No one can say that Nintendo doesn't know what they are doing when it comes to home consoles. Between the massive success of the N64, Wii, and Switch, they clearly understand how to craft critical and commercial successes. The games for these platforms are no different, with Nintendo releasing hit after hit each year. When it comes to the world of mobile gaming on iPhone and Android devices, however, it's a very different story.
Not A Bad Start
Nintendo's first foray in the world of mobile gaming came in the form of Miitomo, a social networking game where players could interact with their Mii. It contained microtransactions in the form of customization options for the player, and nothing more. Super Mario Run, Nintendo's second mobile game, allowed gamers to play the first few levels for free, before becoming a purchase to play title. Whether or not the game was worth the $9.99 purchase price is up for debate, but at least they weren't trying to nickel and dime players with either title.
They Almost "Gacha"
The next batch of games to release all contained gacha elements, where players pay either virtual or real money for a random chance at a new character or item. This started out fair enough, with Fire Emblem: Heroes being so generous with their in-game currency, spending real money was never really an issue. Dragalia Lost, a fun top-down Action RPG style game also included gacha features, but players argued that the drop rates were much worse than they had previously seen in Nintendo titles. Despite this, the title was highly successful, and may have caused a chance in philosophy for the company.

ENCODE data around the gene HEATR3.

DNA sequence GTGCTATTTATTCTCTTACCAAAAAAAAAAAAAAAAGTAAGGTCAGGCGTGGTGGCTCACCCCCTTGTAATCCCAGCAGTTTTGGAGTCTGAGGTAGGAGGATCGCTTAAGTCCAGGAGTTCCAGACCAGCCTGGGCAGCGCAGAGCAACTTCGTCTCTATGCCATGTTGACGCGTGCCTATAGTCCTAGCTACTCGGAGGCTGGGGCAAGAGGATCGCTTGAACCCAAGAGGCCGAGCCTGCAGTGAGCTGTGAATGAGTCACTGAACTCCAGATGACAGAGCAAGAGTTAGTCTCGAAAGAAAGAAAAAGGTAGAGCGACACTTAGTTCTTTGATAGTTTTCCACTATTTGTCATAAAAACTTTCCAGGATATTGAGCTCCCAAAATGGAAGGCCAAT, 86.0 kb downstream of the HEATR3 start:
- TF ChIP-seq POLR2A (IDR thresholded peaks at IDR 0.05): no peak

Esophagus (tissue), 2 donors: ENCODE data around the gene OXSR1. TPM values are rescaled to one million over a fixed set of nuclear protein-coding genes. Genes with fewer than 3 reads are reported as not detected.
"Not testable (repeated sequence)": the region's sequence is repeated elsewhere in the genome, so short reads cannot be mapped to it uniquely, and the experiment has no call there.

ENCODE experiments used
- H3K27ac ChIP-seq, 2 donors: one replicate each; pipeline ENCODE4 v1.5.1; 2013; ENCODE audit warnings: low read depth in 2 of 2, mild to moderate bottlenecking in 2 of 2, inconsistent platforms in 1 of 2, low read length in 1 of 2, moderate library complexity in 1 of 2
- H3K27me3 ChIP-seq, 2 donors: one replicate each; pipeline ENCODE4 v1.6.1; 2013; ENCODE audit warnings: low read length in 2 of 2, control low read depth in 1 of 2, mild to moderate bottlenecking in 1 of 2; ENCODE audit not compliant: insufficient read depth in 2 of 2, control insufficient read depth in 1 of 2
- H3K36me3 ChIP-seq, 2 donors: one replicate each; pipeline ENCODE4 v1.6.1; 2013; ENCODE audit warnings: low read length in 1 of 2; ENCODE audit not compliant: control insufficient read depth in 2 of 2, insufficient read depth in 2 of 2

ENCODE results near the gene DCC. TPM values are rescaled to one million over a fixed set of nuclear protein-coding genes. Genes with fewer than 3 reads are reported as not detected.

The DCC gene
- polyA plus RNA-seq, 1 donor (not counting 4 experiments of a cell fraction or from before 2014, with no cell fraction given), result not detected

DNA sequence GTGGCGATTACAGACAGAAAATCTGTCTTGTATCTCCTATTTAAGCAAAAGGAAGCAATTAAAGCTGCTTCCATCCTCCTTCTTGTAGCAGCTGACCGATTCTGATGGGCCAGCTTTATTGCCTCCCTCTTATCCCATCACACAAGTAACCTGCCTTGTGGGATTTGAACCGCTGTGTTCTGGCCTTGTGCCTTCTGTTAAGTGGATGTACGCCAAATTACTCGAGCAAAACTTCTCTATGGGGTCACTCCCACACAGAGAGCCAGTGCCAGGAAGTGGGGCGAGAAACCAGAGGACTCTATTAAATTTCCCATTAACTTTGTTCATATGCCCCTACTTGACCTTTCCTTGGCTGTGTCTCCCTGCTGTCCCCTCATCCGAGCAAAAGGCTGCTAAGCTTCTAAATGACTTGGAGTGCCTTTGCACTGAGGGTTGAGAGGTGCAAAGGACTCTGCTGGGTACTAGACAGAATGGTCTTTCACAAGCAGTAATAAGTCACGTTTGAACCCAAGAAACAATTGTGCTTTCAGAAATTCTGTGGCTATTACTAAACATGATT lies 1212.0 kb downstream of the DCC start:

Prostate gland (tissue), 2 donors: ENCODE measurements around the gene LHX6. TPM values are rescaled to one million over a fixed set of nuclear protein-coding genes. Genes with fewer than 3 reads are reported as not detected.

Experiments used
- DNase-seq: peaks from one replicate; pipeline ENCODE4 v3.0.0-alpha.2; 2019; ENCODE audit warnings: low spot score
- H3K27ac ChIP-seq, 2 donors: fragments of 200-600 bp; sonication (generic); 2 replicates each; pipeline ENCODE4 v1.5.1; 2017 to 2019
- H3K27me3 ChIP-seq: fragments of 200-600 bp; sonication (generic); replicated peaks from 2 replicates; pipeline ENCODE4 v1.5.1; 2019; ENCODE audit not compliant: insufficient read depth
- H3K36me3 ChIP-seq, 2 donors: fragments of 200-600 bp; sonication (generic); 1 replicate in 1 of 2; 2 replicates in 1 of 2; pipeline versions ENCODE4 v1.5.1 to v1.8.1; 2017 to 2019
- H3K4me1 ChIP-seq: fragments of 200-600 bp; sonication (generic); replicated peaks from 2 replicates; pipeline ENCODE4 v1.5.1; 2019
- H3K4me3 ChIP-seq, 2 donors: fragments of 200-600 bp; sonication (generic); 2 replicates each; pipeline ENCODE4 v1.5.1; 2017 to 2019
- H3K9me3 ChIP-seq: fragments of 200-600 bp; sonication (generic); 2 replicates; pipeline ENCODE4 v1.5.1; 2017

Full Blown Microtransactions
Dr. Mario World is arguably the Nintendo game that most resembles all other mobile games. It's a puzzle title similar to the popular Candy Crush Saga, only it features Mario and friends instead of the sugary sweets. What's worse, the game is punctuated by the most notorious case of microtransactions in a Nintendo game to date. After the tutorial, players need to spend a "Heart", a type of virtual currency, in order to play a level. Hearts regenerate at a rate of one every half hour, up to a maximum of five hearts. This means that once you run out of hearts, you'll have to wait 30 minutes before you can attempt a new puzzle.
Of course, Nintendo allows you to spend real money to refill your hearts, thus signaling their descent into the dark depths that is mobile gaming. It's a shame that the title decided to go this way, instead of letting players make a one time purchase to play the whole game. Something like this would never happen on the Nintendo Switch or 3DS, so why is it acceptable on other platforms?
It's sad to see the slow progression of microtransactions infecting such beloved franchises. These games deserve better, and so do their fans. When Nintendo announced they were bringing such iconic characters to mobile devices, everyone in the industry was hopeful; this was Nintendo's chance to change the nickel-and-diming ways of the mobile marketplace. Instead, they fell prey to the types of predatory cash grabbing that pervades all mobile marketplaces.
Nintendo is one of the best video game companies in the world, and we'll hold out hope that they can right the ship before it sinks. They might still be our best hope at reversing the terrible tread that is overtaking mobile gaming.
That being said, all the blame doesn't fall on Nintendo. We are to blame just as much as they are. If people would stop spending money supporting such predatory features, developers would be less inclined to include them in their titles. In the end, Nintendo is just trying to make a profit, and we can't fault them for taking advantage of such a lucrative market.